This year has been a real battle against bugs.
Last year I had a battle with cucumber beetles. They devastated squash and cucumber seedlings and spread disease in the garden. I made some changes to a few things and so far this year I have seen very few cucumber beetles.
First of all I covered all of my seedlings with fine row covers. This protected all my crops form cucumber beetles as well as from all kinds of caterpillars, and it really reduced aphid problems. Covers can be left on indefinitely for plants that don't need to be pollinated. The only thing I don't like about them is that it is more trouble to check your plants to see how they are doing. I like to check things everyday. To get around that I want to make some kind of hoop system that can be lifted up easily for checking plants.
My squash grew like gang busters under the row covers and did fine for a while after I uncovered them for pollination. Unfortunately last week I discovered hundreds of stink bus on my squash plants! These bugs can quickly kill a plant as tender as squash. I wasted lots of time trying to find some organic way to kill them (being a little squeamish about touching the stinky things) but nothing worked. Finally we resorted to hand picking and squashing the bugs (with gloves on.) The bugs have managed to kill two thirds of my squash plants and so far we have had no harvest.
This plot shows all that is left of once tall healthy, lush squash plants.
The good news is that our combination subterranean watering and mulching has kept weeding down to a minimum. Whereas before I spent a great deal of time weeding, now I only pull a few weeds here and there as I go about other garden chores. By applying water lower down to the roots of the plants and keeping the soil surface dry, weed seeds do not sprout. A few spots even that have no mulch are weed free.
This picture shows a buried coke bottle next to a lemon balm plant. The bottle has small slits cut in it. I fill the bottle either with collected rain/or laundry water using a watering can, or I use the adapter shown hooked up the a garden hose. The hose can be hooked up to a rain barrel or the city water if necessary. You can see the snap fittings I use on all my hoses. This saves a lot of time moving the hoses around from place to place.
In addition to bottles I also bury porous clay pots which slowly seep water to the surrounding plants. This one pot watered all these surrounding plants. I still have swiss chard growing next to this pot even though the temperature has been in the hundreds!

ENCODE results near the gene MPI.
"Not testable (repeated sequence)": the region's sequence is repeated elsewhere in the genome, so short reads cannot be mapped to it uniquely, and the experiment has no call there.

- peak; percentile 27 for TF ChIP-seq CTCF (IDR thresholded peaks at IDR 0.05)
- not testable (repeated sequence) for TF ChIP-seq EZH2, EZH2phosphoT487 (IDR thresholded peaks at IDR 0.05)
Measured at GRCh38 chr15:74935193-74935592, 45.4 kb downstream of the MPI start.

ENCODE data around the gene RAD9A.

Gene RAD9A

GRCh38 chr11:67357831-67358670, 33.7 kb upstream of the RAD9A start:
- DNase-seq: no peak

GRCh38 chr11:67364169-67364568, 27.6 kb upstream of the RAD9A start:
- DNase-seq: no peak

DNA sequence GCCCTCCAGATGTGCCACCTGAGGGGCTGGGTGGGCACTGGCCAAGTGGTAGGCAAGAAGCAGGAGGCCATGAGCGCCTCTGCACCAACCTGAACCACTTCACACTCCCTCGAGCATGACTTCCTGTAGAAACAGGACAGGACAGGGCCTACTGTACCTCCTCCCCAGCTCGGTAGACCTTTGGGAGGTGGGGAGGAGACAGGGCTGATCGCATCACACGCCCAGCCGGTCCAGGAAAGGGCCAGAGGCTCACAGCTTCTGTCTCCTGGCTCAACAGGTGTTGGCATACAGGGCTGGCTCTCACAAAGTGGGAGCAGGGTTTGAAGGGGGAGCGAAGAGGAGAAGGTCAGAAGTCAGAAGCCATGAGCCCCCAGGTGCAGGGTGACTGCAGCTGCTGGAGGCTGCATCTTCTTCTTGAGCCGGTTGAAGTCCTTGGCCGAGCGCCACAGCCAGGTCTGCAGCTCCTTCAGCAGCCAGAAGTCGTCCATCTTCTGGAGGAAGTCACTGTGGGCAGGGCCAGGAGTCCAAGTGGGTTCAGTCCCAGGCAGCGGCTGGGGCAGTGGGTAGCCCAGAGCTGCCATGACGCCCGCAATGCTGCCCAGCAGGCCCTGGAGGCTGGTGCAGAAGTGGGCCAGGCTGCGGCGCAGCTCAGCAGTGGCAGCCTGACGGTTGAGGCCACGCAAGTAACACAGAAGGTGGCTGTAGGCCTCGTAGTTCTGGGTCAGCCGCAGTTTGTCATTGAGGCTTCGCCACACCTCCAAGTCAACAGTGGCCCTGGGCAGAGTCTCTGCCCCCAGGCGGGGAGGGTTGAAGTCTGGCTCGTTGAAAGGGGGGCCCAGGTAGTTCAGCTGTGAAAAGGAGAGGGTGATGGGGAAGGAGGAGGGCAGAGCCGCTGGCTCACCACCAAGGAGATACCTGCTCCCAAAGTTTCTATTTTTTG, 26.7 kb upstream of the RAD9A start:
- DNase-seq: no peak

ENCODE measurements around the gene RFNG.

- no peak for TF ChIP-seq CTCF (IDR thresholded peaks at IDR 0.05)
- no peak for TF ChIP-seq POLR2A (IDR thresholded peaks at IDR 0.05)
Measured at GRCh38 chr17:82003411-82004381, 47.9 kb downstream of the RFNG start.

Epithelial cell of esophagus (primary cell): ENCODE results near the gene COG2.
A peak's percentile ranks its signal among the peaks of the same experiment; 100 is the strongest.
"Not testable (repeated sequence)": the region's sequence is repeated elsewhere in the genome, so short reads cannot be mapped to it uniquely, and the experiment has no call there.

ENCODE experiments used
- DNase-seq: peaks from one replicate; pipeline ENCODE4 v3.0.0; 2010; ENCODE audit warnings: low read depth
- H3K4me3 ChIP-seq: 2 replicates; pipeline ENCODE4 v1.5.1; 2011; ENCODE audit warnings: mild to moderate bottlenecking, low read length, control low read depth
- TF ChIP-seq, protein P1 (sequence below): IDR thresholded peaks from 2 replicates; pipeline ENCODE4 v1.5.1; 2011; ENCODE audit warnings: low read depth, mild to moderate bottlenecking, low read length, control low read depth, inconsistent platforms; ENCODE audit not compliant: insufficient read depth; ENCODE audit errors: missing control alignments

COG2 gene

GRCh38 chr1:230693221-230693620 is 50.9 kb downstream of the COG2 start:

Part of the garden showing lima beans, okra, swiss chard, carrots. Tomatoes are on the right out of the picture. Garry has access to lots of used cardboard boxes at his work and he brings them home for me to use as mulch in the garden. The back half is waiting to be used in the fall, so it is completely covered with cardboard to keep down weeds.
Tomatoes. The bottoms show the fight with spider mites, but the tops are still growing. As soon as I finish harvesting these I will pull them and replant for fall.
One more bug story. We have some very persistent wasps who have been trying to build a nest right on the lintel of our front door. We have knocked their nest down four times. We DO knock the nests down, but they always seem to be back again by the time the kids music teacher shows up each week. I am sure he is getting leery of our front door!
Anyway I was in the vegetable garden the other day and I got to watch two wasps hunting for bugs in the holey and spent broccoli patch. One wasp pounced on something on a broccoli leaf. I saw something fall to the ground and watched the wasp land on the ground and zoom around looking for his bug. Wasp chew up bugs and feed them to their larvae. The adult wasps feed on a nectar the larvae exude. They will even steal nectar from other wasps nests! The wasp in the picture above is very alert and warning me not to go near the two larvae you can see just under her legs.
It was very interesting watching these wasps hunt. Not all bugs are bad, even ones that sting. I welcome wasps in the environs, just not on my front door!